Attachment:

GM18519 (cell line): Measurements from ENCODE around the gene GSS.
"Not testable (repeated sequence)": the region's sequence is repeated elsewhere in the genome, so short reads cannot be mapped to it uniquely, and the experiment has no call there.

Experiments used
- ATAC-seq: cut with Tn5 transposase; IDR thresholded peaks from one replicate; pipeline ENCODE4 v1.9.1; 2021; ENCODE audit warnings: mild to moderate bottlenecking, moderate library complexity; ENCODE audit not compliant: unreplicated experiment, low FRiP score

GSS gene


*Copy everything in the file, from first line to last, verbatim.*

GM18519 (cell line): Measurements from ENCODE around the gene GSS.
"Not testable (repeated sequence)": the region's sequence is repeated elsewhere in the genome, so short reads cannot be mapped to it uniquely, and the experiment has no call there.

Experiments used
- ATAC-seq: cut with Tn5 transposase; IDR thresholded peaks from one replicate; pipeline ENCODE4 v1.9.1; 2021; ENCODE audit warnings: mild to moderate bottlenecking, moderate library complexity; ENCODE audit not compliant: unreplicated experiment, low FRiP score

GSS gene